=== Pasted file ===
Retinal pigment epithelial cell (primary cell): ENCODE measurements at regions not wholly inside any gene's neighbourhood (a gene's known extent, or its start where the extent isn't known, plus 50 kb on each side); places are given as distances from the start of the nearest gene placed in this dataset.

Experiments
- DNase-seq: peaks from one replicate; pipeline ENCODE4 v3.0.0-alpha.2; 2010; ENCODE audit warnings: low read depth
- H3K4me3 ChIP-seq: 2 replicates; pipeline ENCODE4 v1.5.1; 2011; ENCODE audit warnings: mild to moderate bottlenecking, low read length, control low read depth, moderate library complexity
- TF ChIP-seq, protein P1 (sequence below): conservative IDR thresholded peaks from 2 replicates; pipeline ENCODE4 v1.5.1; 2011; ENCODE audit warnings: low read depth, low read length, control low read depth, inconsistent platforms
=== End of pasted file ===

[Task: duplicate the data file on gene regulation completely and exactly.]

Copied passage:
Retinal pigment epithelial cell (primary cell): ENCODE measurements at regions not wholly inside any gene's neighbourhood (a gene's known extent, or its start where the extent isn't known, plus 50 kb on each side); places are given as distances from the start of the nearest gene placed in this dataset.

Experiments
- DNase-seq: peaks from one replicate; pipeline ENCODE4 v3.0.0-alpha.2; 2010; ENCODE audit warnings: low read depth
- H3K4me3 ChIP-seq: 2 replicates; pipeline ENCODE4 v1.5.1; 2011; ENCODE audit warnings: mild to moderate bottlenecking, low read length, control low read depth, moderate library complexity
- TF ChIP-seq, protein P1 (sequence below): conservative IDR thresholded peaks from 2 replicates; pipeline ENCODE4 v1.5.1; 2011; ENCODE audit warnings: low read depth, low read length, control low read depth, inconsistent platforms